Neil Atkinson’s post-match review after Everton 1 Liverpool 4 in the Premier League at Goodison Park, and The Reds are magic…


IT shouldn’t be easy. You shouldn’t score nine across two games at Old Trafford and Goodison Park.

Everton’s form across their last eight games goes like this: lost, lost, lost, drawn, lost, lost, lost, drawn. All things considered, tonight’s resounding 1-4 completion at Goodison shouldn’t feel so surprising. We are in good form. They aren’t. But truth be told, that has been the case before, and we have had mad games there. We have had crazy draws and they’ve had crazy wins. Jurgen Klopp was worried about it.

It shouldn’t be easy. It never ever should be. There is something occasionally unreal about it being relatively straightforward in games that should be graft.

Being fair to the Blue Brethren, for 10 minutes either side of half time your stomach is churning. Do not let this fade, Liverpool. Stay real. Stand firm. No Brightons. No West Hams.

Virgil van Dijk’s look of relief at the end says that he was worried about it. Derbies are anxiety-inducing stress fests. You don’t need to be your dad to start shouting unreasonably at the telly. No one wants to mess it up even if we are in good shape and they are not.

But Brighton is actually the anomaly, not the norm. The truth is that Liverpool, this Liverpool, right now are the side that makes it 1-3 not the side that lets it go 2-2. When it goes 1-3 it is the end of the matter. The job is done. The spoils are ours and only misery is left at Goodison Park.

It remains a sane game of football. It remains Liverpool’s game of football.

Jordan Henderson is the first among equals in our team. That he opens the account for us tonight is sweet and fitting and, oh, what a goal. Incredible. Bends it around with his left foot from 20 yards. The ball for the second sublime. All the doubt he creates constant. He is the business. First among equals. First to everything.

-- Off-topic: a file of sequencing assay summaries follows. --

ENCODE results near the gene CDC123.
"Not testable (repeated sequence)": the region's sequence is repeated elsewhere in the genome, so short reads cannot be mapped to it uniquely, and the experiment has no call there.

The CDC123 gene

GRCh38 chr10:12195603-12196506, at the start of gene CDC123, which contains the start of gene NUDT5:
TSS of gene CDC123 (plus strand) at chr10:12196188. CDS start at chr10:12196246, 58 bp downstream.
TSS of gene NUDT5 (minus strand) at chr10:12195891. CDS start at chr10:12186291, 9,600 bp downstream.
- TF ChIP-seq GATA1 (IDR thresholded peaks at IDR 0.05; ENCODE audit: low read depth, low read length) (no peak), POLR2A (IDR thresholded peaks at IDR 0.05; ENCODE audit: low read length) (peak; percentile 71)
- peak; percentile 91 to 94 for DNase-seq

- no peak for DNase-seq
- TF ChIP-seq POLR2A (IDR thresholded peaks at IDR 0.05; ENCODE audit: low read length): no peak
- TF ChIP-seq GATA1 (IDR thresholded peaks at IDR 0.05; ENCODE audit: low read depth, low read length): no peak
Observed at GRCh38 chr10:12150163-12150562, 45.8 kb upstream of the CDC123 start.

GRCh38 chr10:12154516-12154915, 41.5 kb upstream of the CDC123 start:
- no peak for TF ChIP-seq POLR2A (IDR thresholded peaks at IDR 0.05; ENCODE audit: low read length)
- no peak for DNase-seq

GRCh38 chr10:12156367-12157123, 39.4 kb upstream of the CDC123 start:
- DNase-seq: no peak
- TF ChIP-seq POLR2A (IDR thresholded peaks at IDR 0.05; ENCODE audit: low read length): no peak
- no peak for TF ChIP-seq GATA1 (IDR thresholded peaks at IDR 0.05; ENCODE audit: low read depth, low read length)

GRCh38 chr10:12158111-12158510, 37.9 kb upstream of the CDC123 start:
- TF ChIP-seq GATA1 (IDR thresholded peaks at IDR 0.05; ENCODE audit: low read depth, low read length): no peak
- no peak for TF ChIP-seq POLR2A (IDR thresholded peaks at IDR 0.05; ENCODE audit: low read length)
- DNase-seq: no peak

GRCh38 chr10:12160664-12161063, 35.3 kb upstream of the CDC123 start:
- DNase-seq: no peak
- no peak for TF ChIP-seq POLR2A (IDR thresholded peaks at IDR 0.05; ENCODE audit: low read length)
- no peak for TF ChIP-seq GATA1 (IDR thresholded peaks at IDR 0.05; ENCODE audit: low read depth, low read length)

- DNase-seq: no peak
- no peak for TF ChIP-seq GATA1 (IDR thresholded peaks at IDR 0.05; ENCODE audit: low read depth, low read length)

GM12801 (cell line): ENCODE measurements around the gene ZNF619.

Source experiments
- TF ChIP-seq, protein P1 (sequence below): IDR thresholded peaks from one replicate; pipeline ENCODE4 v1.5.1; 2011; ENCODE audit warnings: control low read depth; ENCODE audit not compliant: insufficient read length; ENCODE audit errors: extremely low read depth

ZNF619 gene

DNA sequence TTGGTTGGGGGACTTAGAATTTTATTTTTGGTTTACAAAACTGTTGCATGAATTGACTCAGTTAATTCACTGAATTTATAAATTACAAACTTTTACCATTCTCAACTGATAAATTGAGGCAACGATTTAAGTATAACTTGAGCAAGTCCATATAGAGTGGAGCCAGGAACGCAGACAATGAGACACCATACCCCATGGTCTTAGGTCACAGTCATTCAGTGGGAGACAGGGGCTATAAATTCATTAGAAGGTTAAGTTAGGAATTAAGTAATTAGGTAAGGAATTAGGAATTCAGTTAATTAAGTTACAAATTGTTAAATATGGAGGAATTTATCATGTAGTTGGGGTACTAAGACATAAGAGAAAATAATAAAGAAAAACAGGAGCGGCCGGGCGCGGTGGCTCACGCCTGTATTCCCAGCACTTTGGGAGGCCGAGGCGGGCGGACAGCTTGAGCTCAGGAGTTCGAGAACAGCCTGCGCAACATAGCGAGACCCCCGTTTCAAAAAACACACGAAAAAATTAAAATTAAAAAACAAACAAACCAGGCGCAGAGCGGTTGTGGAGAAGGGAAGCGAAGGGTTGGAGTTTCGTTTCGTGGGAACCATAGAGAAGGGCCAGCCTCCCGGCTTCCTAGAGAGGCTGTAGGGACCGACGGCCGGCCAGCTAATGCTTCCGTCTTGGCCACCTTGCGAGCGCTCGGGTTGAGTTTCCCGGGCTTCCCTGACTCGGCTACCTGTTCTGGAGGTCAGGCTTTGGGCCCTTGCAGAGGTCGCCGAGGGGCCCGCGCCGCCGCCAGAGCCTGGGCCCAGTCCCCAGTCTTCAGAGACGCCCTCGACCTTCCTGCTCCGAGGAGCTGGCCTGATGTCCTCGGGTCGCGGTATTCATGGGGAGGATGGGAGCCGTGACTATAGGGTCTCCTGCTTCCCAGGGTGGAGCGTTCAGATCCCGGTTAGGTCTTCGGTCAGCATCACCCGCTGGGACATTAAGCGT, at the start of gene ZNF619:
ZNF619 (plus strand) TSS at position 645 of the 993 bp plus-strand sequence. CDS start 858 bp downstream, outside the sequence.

In my mind there is the team talk, the team meeting. Those things they are the manager’s domain. Be calm but assertive. Be cool. It is just another game.

Then there is the team WhatsApp. There is the team as it goes down the tunnel. The team where it talks to each other. In my mind.

In 2001, I was sat in the paddock at a European game and Nicky Barmby warmed up in front of us. A man stood and screamed: “Don’t take any shit off those blues Sunday, Nicky.”

In the team WhatsApp, in the team down the tunnel, in Van Dijk, in Salah, in Mane, in Thiago. In Jordan Brian Henderson. Don’t take any shit off those blues, Wednesday. Show them Wednesday. Be the side on Wednesday.

A manager creates a space, creates the room for excellence and then those players fill the space with excellence. Fill the space with want and need, fill the space with desire and needle. Fill the space cupping their ears and goading and showing for one another.

Liverpool are a good version of themselves tonight. Not the best because they don’t need to be. But as the ball moves crossfield — from Robertson to Henderson, Henderson to Salah — and then enters the front-three zone of clever, switching flicks and tiny passes that wend their way through Everton’s fractured defence, you see a team at ease with themselves. They are handling the pressure and staying in their own skins.

Their shape holds so solidly tonight there are no worries about Mo Salah getting crowded out or Trent Alexander-Arnold being overwhelmed. Liverpool have a calmness about them and a canniness and then everything else when required.

Let’s talk about the manager. Their manager. Whatever way you look at it, Everton’s problems are more fundamental than Rafa Benitez. And they, in the long term, are unlikely to be altered by sacking him. Not least because the first job will be to find a replacement which wouldn’t be straightforward. So maybe Rafa hasn’t pulled it off tonight. Maybe he won’t pull much off this season. There are wider club issues for our rivals.

It shouldn’t be this easy. But what Manchester United and Everton have in common is gross mismanagement at all levels for at least five years. The counterpoint is Liverpool. Victories against these sides on their grounds have to belong to supporters but there is a part of me tonight that wants to make this point — the people who run Liverpool at every level on and off the pitch have got this much right for this length of time. They haven’t been perfect but they have been streets, motorways, global shipping lines ahead of our rivals across the park and down the M62.

Nothing is won yet. Mo Salah is the best player in the world. Fabinho the best number six. Liverpool are two points off the top. Liverpool are magic. These nights, they belong to us, to me and you. While we have them, we need to drain the very marrow from them.

Forget your hurdles tonight. Enjoy the race.

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